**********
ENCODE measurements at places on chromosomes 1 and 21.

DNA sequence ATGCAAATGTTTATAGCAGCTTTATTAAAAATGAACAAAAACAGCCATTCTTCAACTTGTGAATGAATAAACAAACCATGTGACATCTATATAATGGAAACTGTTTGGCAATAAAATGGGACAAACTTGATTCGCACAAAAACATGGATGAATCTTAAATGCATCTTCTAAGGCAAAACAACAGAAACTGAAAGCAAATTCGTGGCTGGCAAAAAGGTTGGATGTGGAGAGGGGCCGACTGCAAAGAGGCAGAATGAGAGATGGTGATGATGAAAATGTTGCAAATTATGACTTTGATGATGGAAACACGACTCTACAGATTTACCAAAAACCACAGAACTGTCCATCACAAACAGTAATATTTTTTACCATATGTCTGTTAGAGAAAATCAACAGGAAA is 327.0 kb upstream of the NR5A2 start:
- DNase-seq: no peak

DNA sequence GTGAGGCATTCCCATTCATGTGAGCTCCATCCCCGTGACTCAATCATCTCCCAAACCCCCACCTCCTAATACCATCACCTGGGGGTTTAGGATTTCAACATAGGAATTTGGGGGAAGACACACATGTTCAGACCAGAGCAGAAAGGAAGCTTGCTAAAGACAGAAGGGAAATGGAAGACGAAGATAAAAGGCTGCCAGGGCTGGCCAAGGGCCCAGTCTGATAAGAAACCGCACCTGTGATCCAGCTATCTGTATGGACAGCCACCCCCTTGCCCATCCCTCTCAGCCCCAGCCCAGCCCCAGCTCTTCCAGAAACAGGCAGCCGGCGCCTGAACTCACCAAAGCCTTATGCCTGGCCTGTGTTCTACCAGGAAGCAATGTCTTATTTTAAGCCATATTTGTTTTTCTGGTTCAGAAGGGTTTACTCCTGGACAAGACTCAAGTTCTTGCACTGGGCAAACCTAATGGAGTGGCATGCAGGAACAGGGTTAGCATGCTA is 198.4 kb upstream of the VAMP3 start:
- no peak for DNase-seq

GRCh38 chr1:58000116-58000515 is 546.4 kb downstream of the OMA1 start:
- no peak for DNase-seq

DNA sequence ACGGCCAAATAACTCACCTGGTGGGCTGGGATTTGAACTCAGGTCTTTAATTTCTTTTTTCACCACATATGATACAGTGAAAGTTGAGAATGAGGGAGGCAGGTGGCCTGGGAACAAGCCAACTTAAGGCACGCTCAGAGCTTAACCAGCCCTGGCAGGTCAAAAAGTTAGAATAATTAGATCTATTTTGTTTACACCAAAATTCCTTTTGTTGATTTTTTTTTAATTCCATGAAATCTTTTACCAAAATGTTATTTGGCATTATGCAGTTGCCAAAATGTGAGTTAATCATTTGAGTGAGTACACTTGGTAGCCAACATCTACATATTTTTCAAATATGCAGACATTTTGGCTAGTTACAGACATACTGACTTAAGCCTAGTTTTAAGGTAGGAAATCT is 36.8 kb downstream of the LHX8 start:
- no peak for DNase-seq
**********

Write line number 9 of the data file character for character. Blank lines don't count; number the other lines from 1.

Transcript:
- no peak for DNase-seq